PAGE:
“We’ve got climate anomalies, people are continuing to pull out, and we don’t really know how much capital has been raised, and yet, for some reason, people are saying there’s rate softening, which I just don’t understand,” said Adderley, in an interview with Artemis.

This May, Canada experienced its worst wildfires in the month, which were so bad that they impacted flights in New York. There’s also been record flooding in Italy this year, and with the Atlantic hurricane season underway, there’s ample uncertainty around activity as a result of warmer than average sea surface temperatures.

In any year, the number of catastrophic events and the financial impact of these is inherently uncertain, but the fact is that in recent times, more than $100 billion in annual re/insured losses has become the norm.

Elevated losses from large catastrophes and so-called secondary perils are one of the key drivers of rate hardening in the global reinsurance market, notably for cat-exposed business, but have also contributed to dwindling appetite for certain risks from primary insurers and reinsurers.

Against this backdrop, Adderley explained that it’s “interesting there’s been references to pricing softening.”

“It’s a disappointing comment because one could argue that over the last six years or so, one renewal season does not make up for your losses that have occurred since. It’s hard to see how that would be the case.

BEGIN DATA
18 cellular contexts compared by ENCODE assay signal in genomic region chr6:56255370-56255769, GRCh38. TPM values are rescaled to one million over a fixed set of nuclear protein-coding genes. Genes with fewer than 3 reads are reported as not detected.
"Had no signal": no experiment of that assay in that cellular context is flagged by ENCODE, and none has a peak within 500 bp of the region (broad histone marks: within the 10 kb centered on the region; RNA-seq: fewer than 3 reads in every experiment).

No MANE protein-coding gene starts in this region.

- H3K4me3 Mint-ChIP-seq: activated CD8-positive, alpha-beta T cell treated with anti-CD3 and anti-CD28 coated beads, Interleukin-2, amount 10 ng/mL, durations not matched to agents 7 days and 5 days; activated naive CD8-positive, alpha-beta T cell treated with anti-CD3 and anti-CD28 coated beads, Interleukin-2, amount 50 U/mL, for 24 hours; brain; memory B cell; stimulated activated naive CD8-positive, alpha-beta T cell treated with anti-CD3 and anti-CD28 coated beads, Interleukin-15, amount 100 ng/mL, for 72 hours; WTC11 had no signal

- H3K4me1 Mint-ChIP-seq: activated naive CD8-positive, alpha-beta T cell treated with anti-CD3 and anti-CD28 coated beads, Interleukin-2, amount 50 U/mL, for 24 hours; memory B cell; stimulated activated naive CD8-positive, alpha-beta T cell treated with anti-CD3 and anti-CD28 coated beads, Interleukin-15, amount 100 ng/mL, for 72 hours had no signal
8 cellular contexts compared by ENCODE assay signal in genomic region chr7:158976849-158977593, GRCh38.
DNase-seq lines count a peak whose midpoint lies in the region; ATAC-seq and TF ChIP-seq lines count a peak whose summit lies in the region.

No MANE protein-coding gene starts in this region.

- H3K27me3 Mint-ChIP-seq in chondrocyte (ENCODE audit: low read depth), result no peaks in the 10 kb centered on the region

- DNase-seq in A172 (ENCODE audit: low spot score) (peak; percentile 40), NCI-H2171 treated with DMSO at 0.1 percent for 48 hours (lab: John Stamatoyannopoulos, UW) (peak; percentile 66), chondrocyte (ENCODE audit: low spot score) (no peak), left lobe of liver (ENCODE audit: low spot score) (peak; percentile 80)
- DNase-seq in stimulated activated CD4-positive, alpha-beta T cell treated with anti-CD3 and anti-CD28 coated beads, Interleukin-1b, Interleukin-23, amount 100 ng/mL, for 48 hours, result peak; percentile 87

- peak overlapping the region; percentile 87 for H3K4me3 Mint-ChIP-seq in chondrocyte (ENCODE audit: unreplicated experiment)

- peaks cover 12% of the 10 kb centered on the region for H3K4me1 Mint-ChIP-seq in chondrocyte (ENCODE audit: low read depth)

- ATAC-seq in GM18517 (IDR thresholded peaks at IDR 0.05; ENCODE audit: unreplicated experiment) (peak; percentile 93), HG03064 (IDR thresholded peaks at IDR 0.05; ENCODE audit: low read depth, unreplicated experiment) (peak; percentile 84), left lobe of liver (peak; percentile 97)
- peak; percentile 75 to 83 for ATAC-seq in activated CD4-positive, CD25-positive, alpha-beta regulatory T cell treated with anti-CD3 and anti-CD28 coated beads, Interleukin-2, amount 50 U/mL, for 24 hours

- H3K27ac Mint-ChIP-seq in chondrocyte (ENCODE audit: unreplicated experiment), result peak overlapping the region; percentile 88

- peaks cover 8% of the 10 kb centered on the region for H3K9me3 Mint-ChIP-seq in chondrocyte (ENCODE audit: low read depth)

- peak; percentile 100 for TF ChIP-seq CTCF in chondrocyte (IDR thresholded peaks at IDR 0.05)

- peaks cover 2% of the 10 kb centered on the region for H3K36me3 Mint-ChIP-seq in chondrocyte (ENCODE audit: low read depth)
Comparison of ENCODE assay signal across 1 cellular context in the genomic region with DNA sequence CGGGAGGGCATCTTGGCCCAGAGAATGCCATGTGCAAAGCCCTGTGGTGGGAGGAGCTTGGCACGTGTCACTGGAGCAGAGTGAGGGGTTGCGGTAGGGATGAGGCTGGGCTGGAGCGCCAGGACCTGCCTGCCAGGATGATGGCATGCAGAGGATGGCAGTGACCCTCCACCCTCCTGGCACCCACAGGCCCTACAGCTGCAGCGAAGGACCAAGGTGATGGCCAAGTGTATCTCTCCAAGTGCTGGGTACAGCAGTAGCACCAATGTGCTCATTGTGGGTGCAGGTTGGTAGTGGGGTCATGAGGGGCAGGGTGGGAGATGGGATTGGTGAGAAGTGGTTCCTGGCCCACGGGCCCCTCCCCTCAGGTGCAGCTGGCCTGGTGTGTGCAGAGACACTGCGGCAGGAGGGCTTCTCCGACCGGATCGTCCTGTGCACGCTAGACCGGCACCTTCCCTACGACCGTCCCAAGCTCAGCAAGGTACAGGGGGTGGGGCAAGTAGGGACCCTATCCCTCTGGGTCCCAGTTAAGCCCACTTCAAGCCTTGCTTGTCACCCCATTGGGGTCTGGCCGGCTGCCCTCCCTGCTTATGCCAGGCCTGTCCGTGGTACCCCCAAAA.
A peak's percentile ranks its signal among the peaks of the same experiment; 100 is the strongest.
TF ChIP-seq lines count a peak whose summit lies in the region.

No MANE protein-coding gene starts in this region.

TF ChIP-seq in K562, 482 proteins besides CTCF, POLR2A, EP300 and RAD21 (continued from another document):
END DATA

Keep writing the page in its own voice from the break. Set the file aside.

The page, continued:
“I personally don’t think the pricing has got to where it needs to be. Over the last 20 years, how much inflation has there been? And then how much have people lost in these cat-prone areas over the same timeframe?

“So, how much do you actually have to raise rates by to cover all of the money you’ve lost over say just the last eight years? It’s a lot,” he added.

In spite of some commentary suggesting rate softening, the reinsurance market remains hard, but interestingly, this hasn’t driven significant capital raising from existing players or led to the emergence of new ones.

“Currently, investors don’t believe in the market. That’s why they haven’t been flooding into the market to take into this better pricing and better terms,” said Adderley. “And, with more climate change and inflation, it’s clear that investors either no longer like the risk, fear it, or they just can’t price it because of what’s going on in the world.”

It feels like a very important time for the risk transfer industry as a whole, and it will be interesting to see if more players pull out of key markets and whether more capital enters the sector, and what this does to supply demand dynamics and ultimately rates ahead of the January 2024 renewals.

What is clear, though, is that catastrophe bonds, which attach at a high limit, remain attractive as a source of reinsurance and retrocession.

“Just going by the facts, we have probably done more cat bonds than we’ve done for a long time – it’s constant,” said Adderley.

Whether this trend persists through the rest of the year remains to be seen, but regardless of cat activity in the second half of 2023, it’s certainly going to be a very interesting year for the marketplace.

Click here to view the full report.

First Published In Artemis, July 2023

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